Ramadan and Eye Exams

What is Ramadan?

It is a holy month of fasting, inner reflection and prayer. Ramadan follows the moon phases and is rarely on the same dates each year. In 2017, Ramadan begins in the evening on May 26 and lasts until June 24. Twenty-two percent of the world participates in Ramadan. That is 1.6 billion people. Chances are that you have one or more patients participating in the practices of this holy month.

What type of fasting occurs?

Many people follow the traditional ways of fasting. These include no food or water during the day. In the morning, before sunrise, everyone eats a meal called Suhoor. This is the only food and drink until the large evening meal, Iftar.

How this can affect patient's health?

Often young children, pregnant women, and people with health concerns modify or do not participate in the fasting portion of Ramadan. In particular, patients with diabetes have to prepare for the fast in order to balance their spiritual and physical health.

What should I know about diabetic patients who participate in Ramadan and their eye exams?

Some patients do not want to conduct eye exams during the month. They may try to schedule before or after Ramadan. Some patients can fast safely. For others, general practitioners will consult with the patient and may change medication times and/or dosages for patients who cannot fast safely. Some patients believe that checking blood glucose levels breaks the fast. Ramadan scholars have stated that IT DOES NOT. Eye exams, particularly for diabetics, may have skewed results, due to drastic change in personal habits for this month.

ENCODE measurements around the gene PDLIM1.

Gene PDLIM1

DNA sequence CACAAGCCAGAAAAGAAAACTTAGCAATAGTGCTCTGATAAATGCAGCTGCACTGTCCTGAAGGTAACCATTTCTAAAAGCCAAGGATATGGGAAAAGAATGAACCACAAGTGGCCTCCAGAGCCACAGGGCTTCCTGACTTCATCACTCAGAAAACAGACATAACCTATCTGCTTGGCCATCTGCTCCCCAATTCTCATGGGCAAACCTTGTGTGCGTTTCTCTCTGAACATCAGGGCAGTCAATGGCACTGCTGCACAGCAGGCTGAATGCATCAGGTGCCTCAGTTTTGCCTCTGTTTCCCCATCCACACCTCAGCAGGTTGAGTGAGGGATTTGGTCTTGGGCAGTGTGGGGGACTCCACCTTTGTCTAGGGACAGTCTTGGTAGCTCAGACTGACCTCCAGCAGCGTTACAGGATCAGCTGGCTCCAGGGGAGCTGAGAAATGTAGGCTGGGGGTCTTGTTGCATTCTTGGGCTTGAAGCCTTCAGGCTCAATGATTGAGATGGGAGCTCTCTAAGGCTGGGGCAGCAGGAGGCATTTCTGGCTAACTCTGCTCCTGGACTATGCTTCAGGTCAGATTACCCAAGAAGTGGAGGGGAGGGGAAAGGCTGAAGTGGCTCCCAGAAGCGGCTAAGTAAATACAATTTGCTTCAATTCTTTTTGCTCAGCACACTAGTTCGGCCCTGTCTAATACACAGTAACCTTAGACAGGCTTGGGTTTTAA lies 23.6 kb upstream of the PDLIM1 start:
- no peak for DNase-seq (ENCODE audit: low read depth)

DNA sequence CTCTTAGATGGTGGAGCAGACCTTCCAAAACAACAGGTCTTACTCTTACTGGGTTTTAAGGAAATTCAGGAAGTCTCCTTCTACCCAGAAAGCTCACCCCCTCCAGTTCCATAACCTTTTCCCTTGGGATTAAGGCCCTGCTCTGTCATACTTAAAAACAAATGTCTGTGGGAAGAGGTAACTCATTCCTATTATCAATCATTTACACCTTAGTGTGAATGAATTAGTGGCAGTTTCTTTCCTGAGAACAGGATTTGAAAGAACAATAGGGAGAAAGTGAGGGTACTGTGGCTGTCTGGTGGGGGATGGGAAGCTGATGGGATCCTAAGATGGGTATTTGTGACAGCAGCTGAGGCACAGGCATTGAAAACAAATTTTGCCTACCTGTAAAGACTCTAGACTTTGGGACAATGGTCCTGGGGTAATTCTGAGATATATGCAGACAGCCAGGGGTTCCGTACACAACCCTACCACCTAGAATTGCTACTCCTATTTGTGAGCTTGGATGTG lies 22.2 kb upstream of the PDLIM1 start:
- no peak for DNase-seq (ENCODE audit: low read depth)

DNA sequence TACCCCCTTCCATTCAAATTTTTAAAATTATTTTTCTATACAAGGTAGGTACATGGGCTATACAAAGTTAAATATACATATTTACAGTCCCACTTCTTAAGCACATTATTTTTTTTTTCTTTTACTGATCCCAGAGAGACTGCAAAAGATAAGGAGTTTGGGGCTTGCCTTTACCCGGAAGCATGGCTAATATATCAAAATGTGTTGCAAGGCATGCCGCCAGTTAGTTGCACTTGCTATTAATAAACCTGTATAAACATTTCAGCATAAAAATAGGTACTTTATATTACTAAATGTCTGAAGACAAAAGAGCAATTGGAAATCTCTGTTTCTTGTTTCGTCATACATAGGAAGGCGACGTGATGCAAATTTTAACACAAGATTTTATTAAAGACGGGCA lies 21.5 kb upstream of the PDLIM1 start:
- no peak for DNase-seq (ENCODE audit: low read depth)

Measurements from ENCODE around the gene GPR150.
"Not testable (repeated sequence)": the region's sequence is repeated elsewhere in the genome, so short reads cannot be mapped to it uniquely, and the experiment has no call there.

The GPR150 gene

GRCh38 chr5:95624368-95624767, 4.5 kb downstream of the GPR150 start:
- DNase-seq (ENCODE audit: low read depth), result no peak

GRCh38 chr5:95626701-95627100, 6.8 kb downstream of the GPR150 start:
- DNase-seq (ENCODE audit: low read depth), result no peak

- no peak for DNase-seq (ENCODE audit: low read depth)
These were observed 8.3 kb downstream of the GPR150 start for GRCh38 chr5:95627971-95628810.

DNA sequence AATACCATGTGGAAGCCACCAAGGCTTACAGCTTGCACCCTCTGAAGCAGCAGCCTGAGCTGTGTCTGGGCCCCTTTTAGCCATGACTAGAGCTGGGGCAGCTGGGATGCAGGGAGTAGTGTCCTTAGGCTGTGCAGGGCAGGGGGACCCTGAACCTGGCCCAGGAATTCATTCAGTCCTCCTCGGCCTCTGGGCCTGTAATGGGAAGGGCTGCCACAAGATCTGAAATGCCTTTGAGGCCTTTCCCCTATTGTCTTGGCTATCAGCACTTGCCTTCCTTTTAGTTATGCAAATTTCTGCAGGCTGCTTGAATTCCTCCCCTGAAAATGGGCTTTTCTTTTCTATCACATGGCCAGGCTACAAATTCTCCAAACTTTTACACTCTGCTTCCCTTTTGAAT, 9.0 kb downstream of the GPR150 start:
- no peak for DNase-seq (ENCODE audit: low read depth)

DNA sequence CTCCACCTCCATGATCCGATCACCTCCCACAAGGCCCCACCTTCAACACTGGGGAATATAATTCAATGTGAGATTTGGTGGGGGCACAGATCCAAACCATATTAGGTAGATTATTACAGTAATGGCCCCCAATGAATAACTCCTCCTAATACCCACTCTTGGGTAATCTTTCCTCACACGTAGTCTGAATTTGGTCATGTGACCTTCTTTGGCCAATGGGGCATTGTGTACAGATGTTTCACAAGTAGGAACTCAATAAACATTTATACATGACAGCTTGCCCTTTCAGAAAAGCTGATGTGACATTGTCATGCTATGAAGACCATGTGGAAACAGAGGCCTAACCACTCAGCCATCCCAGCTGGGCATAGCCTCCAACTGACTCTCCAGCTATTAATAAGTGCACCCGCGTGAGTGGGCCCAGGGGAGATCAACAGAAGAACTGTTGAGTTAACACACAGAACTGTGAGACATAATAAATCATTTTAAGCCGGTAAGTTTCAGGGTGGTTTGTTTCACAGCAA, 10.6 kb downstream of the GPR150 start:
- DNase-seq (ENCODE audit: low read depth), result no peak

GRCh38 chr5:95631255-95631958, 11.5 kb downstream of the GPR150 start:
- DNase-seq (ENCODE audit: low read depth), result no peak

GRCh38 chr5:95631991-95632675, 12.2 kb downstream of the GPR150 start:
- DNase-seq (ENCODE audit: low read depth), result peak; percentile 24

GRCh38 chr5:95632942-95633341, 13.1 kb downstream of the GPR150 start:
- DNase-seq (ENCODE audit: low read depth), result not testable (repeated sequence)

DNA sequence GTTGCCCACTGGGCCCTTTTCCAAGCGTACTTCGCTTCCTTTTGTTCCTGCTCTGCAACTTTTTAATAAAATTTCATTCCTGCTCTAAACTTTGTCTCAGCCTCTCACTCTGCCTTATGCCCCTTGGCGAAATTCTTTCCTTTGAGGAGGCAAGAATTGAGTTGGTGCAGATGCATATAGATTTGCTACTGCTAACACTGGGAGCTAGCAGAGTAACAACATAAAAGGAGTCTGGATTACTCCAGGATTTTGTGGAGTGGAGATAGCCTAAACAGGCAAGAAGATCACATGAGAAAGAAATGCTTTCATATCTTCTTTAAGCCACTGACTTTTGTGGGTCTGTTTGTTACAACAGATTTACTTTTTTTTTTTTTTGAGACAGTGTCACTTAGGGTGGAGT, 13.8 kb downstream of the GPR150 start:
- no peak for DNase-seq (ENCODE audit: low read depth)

How can Ramadan affect my practice?

As with all patients, balancing spiritual health and physical health are key components. Give your expert opinion in all conversations, but do not be surprised if spiritual leaders are consulted as well. It may be best to schedule patients earlier in the day, closer to their first meal. If you have employees who participate in Ramadan, have a private conversation about how their needs may change during this month. Be sure to balance the needs of your business with their requests.

Happy practicing and Ramadan Mubarak.

Learn more about Ramadan with the below links:

Non-Muslim Guide to Ramadan

7 things your Muslim friends wish you knew about Ramadan

Vox's Guide to Ramadan

I would like to thank Noreen for being my Ramadan consultant. :)